The ground collapsed with an explosion and the Darvaza Gas Crater was born, still burning 42 years later. Photo #18 by Stefan Krasowski

Door to Hell on Golden Eagle Silk Road

Wikitravel advises, “It is strongly recommended that you apply for a Turkmenistan visa before travelling to Turkmenistan. It is reported that travellers applying for visa at Ashgabat airport have been detained in the transit area of the airport for several days due to missing documents. A government approved letter of invitation is required of some tourists such as residents of the United States of America before a visa can be issued.” Photo #19 by Martha de Jong-Lantink

Door to Hell In Need of Brimstone

The photographer called this shot, “In Need of Brimstone.” Photo #20 by Neil Melville

Camels grazing before the Great Kyz Kala, Merv, Turkmenistan

Sandstorms and dust storms are common in the sparsely populated Karakum Desert, averaging one person per 2.5 square miles. This desert makes up about 80-90% of Turkmenistan, so the Door to Hell is not the only thing to see. For example, these camels are grazing in front of the Great Kyz Kala, Merv, Turkmenistan. Photo #21 by David Stanley

Port of Merv, ancient city in central asia, today in Turkmenistan

Port of Merv, ancient city in central Asia, today in Turkmenistan. Wikipedia states,”Merv was a major oasis-city in Central Asia, on the historical Silk Road, located near today’s Mary in Turkmenistan. Several cities have existed on this site, which is significant for the interchange of culture and politics at a site of major strategic value. It is claimed that Merv was briefly the largest city in the world in the 12th century. The site of ancient Merv has been listed by UNESCO as a World Heritage Site.” Photo #22 by Mark and Delwen

Camel crossing sign in the desert of Turkmenistan

You can tell it’s an area that is hot and dry, so you might be feeling a bit thirsty or wondering how to cool off here? Photo #23 by Neil Melville

Camels drinking from a Leaky Pipe Oasis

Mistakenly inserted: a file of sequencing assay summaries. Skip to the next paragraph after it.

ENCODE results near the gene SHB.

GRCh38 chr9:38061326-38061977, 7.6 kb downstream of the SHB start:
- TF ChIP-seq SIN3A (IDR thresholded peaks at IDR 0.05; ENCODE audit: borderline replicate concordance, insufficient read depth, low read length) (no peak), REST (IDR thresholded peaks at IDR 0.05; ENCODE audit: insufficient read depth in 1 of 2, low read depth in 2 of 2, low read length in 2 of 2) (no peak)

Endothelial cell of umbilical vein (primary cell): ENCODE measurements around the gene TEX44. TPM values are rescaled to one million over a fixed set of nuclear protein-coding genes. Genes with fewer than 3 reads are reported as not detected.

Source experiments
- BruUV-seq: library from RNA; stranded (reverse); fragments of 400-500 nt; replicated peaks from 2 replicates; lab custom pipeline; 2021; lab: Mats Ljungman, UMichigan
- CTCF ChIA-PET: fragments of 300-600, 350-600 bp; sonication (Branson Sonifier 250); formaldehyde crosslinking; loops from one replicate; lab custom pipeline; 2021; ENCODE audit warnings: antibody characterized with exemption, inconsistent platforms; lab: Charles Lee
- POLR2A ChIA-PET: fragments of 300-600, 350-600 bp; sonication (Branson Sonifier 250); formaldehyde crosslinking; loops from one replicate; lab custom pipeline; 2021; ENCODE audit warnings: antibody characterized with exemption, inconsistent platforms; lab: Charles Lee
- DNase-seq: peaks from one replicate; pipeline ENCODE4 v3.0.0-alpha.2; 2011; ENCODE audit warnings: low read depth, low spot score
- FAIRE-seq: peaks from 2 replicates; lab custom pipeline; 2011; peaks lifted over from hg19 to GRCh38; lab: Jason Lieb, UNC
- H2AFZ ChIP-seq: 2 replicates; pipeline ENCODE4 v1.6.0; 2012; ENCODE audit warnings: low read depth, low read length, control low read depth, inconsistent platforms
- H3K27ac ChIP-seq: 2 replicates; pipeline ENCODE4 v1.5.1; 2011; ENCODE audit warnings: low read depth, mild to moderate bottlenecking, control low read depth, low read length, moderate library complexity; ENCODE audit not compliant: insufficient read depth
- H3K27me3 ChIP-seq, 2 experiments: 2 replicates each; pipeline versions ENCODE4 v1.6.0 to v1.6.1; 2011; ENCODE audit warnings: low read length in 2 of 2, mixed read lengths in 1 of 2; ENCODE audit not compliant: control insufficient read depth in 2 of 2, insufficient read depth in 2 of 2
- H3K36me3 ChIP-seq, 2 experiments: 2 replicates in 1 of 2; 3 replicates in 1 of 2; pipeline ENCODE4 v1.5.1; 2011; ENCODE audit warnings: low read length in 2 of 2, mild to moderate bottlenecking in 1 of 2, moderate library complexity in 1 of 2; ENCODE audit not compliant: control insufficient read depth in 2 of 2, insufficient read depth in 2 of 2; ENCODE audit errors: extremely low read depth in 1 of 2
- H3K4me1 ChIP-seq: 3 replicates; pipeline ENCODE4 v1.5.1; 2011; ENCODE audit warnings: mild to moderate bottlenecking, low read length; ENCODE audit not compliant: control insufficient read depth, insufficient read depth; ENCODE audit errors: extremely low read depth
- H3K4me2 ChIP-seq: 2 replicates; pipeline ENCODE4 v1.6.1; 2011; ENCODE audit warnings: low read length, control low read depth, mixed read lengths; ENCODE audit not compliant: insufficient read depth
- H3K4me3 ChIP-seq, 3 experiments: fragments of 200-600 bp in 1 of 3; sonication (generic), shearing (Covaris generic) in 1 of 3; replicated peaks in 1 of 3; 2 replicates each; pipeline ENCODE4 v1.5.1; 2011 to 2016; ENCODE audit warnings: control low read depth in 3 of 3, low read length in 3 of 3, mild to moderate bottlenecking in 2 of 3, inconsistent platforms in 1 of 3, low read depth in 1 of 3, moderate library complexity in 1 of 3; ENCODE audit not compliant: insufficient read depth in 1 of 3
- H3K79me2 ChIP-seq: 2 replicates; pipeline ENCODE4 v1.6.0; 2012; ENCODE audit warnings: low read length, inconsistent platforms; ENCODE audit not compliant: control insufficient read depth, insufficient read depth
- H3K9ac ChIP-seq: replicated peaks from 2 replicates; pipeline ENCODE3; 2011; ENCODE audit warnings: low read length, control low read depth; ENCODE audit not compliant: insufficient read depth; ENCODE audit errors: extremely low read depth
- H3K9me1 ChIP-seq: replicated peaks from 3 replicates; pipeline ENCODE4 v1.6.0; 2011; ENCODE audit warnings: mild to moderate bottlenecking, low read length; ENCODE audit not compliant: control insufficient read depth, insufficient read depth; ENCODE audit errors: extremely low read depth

Leaky Pipe Oasis in the Karakum Desert. The photographer wrote, “This one I had to run to the internet cafe and upload… This is a sight from the Karakum Desert on the highway from Turkmenbashi to Ashgabat. There was a camel crossing sign on the road, and behold there actually are camels just wandering around, crossing the road. Every time there was a leak in the massive water pipe, the animals, camels mostly, would gather and drink. (Humans would also come for baths.)” Photo #24 by Peretz Partensky

Kow Ata, Turkmenistan

So if you were at the Door to Hell and didn’t want to drive about about 161.5 miles (260 km) to the capital of Ashgabat and a hotel pool, or access to the Caspian Sea, then you could stop about half way, about 66 miles (107 km) at Kow Ata, Turkmenistan. Inside the karst Bakharden Cave is the Kow Ata Underground Lake. “Bakharden Cave is also home to the largest colony of bats known in the Commonwealth of Independent States countries. Because of this, the cave has been declared a national nature preserve.” Photo #25 by Audun K

Entrance to Kow Ata, an underground sulphur lake

This is the entrance to Kow Ata, and 200 ft. underground is a sulphur lake that has been equated to an underground thermal spa. Photo #26 by Fraser Lewry

Kow Ata Underground Lake

You take a long metal staircase 200 feet down into the Bakharden Cave. The lake is about 235 feet long. There is reported to be a high amount of different minerals, salt, and mostly sulfur scents in the very warm water, 33-37 degrees Celsius (91-99 deg Fahrenheit) year round. Kow Ata Underground Lake is sometimes translated into the ‘old man in the cave,’ but may also be translated as Father of Caves or Father of Lakes. Photo #27 by flydime

Natural thermal spa, Kow Ata Underground lake in Bakharden Cave, a national nature preserve

Though considered a natural thermal spa, Kow Ata Underground lake in Bakharden Cave, is also a national nature preserve due to the bat colony. That means it has a heavy smell of both bat guano and sulphur. Photo #28 by Audun K

Dark turquoise water instead of the flaming Door to Hell, Darvaza Water Crater

This Darvaza water crater is closer to the Door to Hell. The photographer noted, “This sinkhole is full of strikingly green water. (Also, alas, junk that probably gets blown in.)” Photo #29 by Simon Bradshaw

The Door to Hell, a burning natural gas field in Derweze, Turkmenistan

The photographer wrote, “It´s actually bigger than it looks. Three 17 mm shots stitched together.” Photo #30 by Tormod Sandtorv

Burning Darvaza Gas Crater

Burning Darvaza Gas Crater. Photo #31 by Stefan Krasowski

Mesmerized at the Door to Hell

Mesmerized at the Door to Hell. The photographer called it, “The Black Gate.” Photo #32 by Neil Melville

Flaming crater at night, Flaming crater, Darvaza. Karakoum desert

Flaming crater at night. Photo #33 by valdosilasol

Turkmenistan president had wanted the hole closed or more natural gas holes developed

Wikipedia states, “In April 2010, the President of Turkmenistan, Gurbanguly Berdimuhamedow, visited the site and ordered that the hole should be closed, or measures be taken to limit its influence on the development of other natural gas fields in the area. Turkmenistan plans to increase its production of natural gas, intending to increase its export of gas to China, India, Iran, Russia, and Western Europe from its present level to 75 million cubic metre in the next 20 years” Photo #34 by valdosilasol

Door to Hell

Jumping for joy at the Door to Hell? Photo #35 by Neil Melville